1 September 2005
A second negotiating meeting on the Australia-China Free Trade
Agreement (FTA) was held in Beijing from 22-24 August. This
was the first substantive meeting between officials on the FTA
negotiations (the first meeting, held in Sydney in May, covered
The Australian delegation was made up of officials from the
departments of: Foreign Affairs and Trade; Agriculture, Fisheries
and Forestry; Industry, Tourism and Resources; Treasury; Education,
Science and Training; Communications, Information Technology and
the Arts; Finance and Administration; Attorney-General's; as well
as from the Australian Customs Service, and IP Australia.
The Chinese side, led by their Ministry of Commerce, had
available a large number of officials from a wide range of
agencies, including the Ministries of Finance, Agriculture,
Communications, Information Industry, Education, Justice,
Construction, as well as from the National Development and Reform
Commission, General Administration of Customs, the General
Administration of Quality Supervision, Inspection and Quarantine
(AQSIQ), China Banking and Regulatory Commission, China Securities
Regulatory Commission, China Insurance Regulatory Commission,
General Administration of Civil Aviation, State Environment
Protection Administration, and China National Tourism
The meeting began a wide-ranging and comprehensive exchange of
information about each other's trade and investment regimes.
Each side put a range of detailed questions to the other.
Both sides agreed that all issues could be discussed, without
prejudice to the position that either might take in the negotiating
phase. At this stage, the focus is on information exchange;
there was no discussion of commitments which might be entered into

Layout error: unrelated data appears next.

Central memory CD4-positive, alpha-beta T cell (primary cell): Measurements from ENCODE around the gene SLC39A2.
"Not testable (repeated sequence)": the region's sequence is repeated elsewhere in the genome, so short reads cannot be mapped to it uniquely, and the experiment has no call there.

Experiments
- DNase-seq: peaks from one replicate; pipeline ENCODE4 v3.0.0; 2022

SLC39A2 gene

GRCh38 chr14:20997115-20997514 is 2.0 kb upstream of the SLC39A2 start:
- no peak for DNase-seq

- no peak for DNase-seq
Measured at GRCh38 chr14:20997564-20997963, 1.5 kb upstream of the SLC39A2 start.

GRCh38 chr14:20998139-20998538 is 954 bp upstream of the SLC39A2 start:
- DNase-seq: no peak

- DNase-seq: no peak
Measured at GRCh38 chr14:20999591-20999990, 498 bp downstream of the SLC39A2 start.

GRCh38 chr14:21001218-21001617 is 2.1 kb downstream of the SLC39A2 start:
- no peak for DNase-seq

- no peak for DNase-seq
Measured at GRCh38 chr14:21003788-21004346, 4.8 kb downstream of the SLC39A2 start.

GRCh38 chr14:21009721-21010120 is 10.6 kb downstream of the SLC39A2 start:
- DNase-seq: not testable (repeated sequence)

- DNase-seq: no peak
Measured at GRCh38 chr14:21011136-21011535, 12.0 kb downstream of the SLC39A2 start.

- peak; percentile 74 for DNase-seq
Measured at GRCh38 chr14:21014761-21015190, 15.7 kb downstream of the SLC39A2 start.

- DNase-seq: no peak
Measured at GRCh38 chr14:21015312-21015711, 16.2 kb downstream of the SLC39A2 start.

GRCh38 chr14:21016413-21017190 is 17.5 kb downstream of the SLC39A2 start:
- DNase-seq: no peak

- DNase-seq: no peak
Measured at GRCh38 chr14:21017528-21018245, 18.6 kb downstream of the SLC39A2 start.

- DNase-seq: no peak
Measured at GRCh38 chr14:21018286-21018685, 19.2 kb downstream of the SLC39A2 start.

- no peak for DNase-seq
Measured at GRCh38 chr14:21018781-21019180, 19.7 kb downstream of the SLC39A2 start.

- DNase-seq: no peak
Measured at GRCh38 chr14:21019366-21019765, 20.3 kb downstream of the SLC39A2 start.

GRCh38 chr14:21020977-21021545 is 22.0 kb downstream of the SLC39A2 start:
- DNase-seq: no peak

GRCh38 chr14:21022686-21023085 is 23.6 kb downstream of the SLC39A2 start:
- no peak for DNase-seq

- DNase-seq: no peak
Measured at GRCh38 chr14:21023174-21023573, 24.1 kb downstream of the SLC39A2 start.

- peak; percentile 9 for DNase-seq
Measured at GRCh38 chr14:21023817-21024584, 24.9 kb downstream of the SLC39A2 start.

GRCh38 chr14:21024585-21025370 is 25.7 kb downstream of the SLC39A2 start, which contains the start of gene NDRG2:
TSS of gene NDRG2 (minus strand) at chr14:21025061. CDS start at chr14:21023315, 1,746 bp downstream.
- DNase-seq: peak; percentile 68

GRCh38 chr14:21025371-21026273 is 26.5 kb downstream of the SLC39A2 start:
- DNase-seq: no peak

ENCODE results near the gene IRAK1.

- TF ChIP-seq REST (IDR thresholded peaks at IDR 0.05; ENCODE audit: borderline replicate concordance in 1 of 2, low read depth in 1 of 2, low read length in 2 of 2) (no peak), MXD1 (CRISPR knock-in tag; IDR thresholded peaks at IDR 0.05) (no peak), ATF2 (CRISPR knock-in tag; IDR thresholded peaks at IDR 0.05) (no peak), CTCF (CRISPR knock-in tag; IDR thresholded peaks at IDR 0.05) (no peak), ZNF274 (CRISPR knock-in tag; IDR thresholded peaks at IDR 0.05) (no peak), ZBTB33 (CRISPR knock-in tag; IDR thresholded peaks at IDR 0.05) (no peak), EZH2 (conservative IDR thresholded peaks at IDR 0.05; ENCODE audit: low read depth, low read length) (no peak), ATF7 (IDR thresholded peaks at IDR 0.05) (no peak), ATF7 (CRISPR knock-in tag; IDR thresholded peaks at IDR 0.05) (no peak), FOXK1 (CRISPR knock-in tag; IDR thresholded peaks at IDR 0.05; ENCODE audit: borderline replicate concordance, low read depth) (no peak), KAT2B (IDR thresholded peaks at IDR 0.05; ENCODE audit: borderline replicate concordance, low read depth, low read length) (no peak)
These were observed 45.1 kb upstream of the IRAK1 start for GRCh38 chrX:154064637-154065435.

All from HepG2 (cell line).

in the Agreement.
China's questions included areas that it identified as being of
particular interest to it (including quarantine, foreign direct
investment, movement of natural persons, and anti-dumping).
Australia, as well as asking questions, emphasised the need for
relevant and up-to-date information about China's policies and
administrative regimes in all sectors.
The substantive discussions took place within four working
groups covering agriculture and quarantine; trade in goods; trade
in services; investment and trade facilitation issues.
The Agriculture Working Group focused on each country's
respective agriculture and trade policies, sanitary and
phytosanitary regimes, as well as covering technical barriers to
Both the Chinese and Australian officials underscored that
agriculture is an important sector to each country but that each is
looking for a positive, liberalising, win-win outcome from these
negotiations. Each side asked detailed questions of the
other, and in some cases, further information has been
sought. We naturally took the opportunity to canvass the wide
range of concerns that Australian agricultural exporters have so
far raised with us.
The Trade in Goods Working Group focused on tariffs, non-tariff
barriers, industry assistance, customs administration, rules of
origin, trade remedies and government procurement.
We used the session on non-tariff barriers and industry
assistance to raise issues of concern to the Australian business
community, in particular in relation to the kinds of government
assistance and subsidies provided to domestic Chinese
industries. We explored in detail how each other's trade
remedies regime worked. We had a useful exchange on customs